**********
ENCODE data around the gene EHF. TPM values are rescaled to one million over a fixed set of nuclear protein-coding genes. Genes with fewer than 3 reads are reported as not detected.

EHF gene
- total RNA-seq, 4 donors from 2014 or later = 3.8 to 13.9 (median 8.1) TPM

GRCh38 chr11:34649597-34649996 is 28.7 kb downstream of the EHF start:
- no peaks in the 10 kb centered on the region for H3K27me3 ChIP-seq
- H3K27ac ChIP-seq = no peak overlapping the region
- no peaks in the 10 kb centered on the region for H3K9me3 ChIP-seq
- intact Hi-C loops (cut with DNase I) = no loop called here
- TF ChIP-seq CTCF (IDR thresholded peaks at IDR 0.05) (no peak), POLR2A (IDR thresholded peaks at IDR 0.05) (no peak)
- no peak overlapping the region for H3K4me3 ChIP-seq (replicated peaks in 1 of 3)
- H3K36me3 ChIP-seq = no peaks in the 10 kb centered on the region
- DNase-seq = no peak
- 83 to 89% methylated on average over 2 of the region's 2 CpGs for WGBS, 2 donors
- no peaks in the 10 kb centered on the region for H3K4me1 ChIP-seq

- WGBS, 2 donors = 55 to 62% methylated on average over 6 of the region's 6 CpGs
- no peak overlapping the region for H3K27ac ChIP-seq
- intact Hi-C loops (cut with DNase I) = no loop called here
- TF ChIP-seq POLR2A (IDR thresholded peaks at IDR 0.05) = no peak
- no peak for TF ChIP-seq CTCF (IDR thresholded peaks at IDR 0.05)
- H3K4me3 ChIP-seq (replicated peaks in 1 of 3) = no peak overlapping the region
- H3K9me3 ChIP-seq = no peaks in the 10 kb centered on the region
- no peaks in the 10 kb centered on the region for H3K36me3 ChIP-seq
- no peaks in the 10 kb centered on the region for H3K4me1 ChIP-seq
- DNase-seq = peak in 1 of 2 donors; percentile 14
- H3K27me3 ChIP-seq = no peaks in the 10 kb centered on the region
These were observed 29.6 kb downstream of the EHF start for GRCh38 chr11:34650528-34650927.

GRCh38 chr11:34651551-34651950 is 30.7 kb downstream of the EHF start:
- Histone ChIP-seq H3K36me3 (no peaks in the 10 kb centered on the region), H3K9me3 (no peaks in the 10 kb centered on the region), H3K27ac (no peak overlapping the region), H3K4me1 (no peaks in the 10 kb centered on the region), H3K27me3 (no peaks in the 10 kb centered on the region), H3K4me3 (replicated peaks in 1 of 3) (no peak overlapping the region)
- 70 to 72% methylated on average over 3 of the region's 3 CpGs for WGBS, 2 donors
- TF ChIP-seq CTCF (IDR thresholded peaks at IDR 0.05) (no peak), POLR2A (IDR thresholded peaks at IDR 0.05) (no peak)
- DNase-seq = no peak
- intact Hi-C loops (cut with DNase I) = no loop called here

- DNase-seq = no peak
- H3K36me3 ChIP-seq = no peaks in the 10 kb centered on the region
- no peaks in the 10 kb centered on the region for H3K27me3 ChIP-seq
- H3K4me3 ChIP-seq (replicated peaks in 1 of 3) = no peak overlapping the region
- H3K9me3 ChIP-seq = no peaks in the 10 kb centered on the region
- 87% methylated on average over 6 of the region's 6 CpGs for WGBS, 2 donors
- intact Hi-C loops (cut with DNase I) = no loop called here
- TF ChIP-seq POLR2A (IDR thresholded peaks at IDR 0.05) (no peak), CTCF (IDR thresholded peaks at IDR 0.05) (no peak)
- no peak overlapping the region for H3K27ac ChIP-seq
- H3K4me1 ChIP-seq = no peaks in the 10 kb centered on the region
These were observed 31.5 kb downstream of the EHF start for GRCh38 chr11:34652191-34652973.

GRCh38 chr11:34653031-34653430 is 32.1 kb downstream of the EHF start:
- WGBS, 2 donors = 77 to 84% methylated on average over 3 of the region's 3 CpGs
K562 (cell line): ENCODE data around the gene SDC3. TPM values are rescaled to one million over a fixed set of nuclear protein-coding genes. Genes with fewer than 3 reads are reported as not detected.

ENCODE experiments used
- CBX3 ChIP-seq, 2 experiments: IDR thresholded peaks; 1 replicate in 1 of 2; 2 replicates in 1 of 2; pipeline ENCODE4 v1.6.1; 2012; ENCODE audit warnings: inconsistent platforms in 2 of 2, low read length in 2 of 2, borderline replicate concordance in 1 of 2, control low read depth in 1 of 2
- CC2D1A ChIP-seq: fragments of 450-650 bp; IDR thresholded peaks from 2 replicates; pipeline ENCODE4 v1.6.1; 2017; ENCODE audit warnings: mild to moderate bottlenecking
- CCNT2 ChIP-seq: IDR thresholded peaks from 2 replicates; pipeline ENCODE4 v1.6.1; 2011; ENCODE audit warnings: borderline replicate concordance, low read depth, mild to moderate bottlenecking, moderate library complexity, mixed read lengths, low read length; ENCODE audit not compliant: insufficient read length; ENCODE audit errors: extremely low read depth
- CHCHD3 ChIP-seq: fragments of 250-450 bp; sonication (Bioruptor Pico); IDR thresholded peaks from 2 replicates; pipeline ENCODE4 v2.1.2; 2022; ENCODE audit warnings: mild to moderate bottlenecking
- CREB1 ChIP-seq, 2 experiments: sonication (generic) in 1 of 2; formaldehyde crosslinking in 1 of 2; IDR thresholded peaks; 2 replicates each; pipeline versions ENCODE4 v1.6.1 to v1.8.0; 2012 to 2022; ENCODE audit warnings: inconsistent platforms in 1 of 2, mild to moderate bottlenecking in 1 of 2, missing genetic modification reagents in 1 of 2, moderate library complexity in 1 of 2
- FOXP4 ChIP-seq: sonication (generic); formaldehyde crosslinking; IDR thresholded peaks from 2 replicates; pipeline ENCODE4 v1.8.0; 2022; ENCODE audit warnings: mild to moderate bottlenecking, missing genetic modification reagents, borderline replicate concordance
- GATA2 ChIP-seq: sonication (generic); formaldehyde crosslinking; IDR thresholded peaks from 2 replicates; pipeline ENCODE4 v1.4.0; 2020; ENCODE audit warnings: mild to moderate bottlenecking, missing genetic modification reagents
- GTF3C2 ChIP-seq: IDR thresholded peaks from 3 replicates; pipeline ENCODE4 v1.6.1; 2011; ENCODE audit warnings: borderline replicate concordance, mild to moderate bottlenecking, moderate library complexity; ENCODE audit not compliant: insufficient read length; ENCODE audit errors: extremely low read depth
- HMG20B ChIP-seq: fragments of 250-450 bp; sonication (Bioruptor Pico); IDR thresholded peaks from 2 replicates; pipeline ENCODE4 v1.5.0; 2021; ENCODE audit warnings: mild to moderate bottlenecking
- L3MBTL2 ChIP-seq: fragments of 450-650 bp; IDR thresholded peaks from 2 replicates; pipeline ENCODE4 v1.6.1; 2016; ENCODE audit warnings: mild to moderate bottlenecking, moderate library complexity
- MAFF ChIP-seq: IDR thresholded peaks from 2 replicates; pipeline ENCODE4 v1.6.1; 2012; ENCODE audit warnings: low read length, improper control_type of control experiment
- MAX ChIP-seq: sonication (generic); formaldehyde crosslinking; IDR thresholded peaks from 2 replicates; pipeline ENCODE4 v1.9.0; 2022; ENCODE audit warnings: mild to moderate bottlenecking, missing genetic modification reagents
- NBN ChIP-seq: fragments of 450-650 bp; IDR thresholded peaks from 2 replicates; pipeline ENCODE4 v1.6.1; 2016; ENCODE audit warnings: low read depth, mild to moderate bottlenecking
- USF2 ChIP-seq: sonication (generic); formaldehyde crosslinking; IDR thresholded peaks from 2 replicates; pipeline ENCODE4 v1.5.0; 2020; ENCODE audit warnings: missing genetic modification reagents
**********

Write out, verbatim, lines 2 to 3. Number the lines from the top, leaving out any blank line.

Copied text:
EHF gene
- total RNA-seq, 4 donors from 2014 or later = 3.8 to 13.9 (median 8.1) TPM